Future studies should continue to focus on user satisfaction, censorship, and technology. To improve user satisfaction, Wales should update or adapt its own set of prison guidelines with performance measures. Similarly, Canada should develop its own national set of standards and guidelines to measure its service. As censorship can be an issue between librarians and prison administration, Kozup suggested a study that investigates the relationship between these camps to determine any causal relationship that alters the censorship of materials. Since the rate of technology continues to grow at an astounding rate, studies looking at technology can always be repeated in three to five years to gauge improvement in meeting the user needs of inmates. These are but a few suggestions for further research and documentation in these vast subject areas.


As library users, prisoners are disadvantaged by a disproportionately high level of illiteracy, lack of education, insufficient vocational skills, and a high rate of mental illness. One can safely say that incarcerated persons have a large number of unmet needs, which translate into a high demand for information, learning materials, and self-improvement resources; the library, in cooperation with other prison programs, can play a vital role in meeting these needs. Inmates who want to use their time constructively are likely to become avid library users. As release nears, the prison library can provide them with a wealth of job-related materials as well as community information that may help them survive the first critical months on the outside. Prisoners user needs, from initial lock-up to final discharge, can be met through implementation of the guidelines outlined in Library standards for adult correctional institutions. More than any other group, inmates, who have so many privileges stripped from them, uphold the right to have their user needs fulfilled.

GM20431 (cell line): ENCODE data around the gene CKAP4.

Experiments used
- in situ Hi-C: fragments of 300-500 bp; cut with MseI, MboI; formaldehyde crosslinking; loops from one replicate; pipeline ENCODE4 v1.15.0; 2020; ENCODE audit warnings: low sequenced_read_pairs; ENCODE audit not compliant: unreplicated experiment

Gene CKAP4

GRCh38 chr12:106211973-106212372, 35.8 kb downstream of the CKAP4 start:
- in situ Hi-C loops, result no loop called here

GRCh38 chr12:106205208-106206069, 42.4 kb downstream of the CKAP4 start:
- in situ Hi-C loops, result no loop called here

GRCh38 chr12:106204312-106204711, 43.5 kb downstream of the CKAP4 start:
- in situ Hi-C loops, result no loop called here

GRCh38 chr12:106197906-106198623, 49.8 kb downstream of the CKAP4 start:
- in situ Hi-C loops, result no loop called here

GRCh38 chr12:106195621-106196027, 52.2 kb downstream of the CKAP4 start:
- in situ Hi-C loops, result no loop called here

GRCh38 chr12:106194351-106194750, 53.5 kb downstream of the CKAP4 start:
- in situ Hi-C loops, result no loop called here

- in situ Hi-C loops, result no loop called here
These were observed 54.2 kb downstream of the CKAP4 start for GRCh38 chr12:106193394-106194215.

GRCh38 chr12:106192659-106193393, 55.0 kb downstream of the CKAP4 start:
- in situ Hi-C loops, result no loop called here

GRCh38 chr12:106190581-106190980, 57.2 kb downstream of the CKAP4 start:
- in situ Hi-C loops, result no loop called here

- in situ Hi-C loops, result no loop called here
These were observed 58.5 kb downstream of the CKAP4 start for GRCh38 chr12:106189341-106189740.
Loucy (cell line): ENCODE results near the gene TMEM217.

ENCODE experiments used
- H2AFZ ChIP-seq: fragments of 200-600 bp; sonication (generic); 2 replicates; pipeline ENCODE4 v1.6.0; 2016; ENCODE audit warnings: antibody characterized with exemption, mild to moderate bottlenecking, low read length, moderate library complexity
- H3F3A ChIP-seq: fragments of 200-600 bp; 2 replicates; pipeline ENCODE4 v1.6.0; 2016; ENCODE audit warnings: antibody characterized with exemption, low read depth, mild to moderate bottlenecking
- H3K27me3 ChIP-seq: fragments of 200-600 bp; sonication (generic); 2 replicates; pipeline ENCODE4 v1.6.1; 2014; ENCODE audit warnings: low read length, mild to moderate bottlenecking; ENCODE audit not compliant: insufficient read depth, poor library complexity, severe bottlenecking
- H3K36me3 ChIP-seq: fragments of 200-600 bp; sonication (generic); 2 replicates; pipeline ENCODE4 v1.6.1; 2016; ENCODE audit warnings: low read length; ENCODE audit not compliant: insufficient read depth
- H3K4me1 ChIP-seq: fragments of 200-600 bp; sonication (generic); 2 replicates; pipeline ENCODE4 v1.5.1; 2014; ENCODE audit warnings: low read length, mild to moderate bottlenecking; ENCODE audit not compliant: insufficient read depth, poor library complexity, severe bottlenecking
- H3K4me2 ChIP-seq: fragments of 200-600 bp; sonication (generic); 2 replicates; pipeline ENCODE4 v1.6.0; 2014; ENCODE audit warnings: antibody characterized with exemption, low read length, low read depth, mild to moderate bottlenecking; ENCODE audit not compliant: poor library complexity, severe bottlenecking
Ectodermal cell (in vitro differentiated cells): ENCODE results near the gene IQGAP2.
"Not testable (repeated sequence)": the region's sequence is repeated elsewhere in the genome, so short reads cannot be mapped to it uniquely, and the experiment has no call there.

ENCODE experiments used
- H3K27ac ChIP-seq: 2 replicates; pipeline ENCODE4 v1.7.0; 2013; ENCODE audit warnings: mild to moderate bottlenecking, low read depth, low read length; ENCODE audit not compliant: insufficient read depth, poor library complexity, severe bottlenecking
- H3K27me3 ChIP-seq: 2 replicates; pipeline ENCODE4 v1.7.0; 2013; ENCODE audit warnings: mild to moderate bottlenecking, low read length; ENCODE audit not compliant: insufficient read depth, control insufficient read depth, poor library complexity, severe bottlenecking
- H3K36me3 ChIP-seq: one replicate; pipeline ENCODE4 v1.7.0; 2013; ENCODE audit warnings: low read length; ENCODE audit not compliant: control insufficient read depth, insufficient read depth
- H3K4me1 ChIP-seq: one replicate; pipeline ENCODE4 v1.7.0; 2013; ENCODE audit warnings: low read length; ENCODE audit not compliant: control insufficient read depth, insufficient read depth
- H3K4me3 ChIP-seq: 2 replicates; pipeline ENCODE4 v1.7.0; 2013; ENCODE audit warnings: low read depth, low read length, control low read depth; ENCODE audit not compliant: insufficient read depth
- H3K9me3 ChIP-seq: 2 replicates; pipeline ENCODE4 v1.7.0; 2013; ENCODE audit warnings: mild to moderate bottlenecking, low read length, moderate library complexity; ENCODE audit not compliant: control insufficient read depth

American Library Association. (1992). Library standards for adult correctional institutions. Chicago: Association of Specialized and Cooperative Library Agencies.

Bowden, T. S. (2003). A snapshot of state prison libraries with a focus on technology. Behavioral and Social Sciences Librarian, 21(2), 1-12.

Curry, A., Wolf, K., Boutilier, S., &. Chan, H. (2003). Canadian federal prison libraries: National survey. Journal of Librarianship and Information Science, 35, 141-152.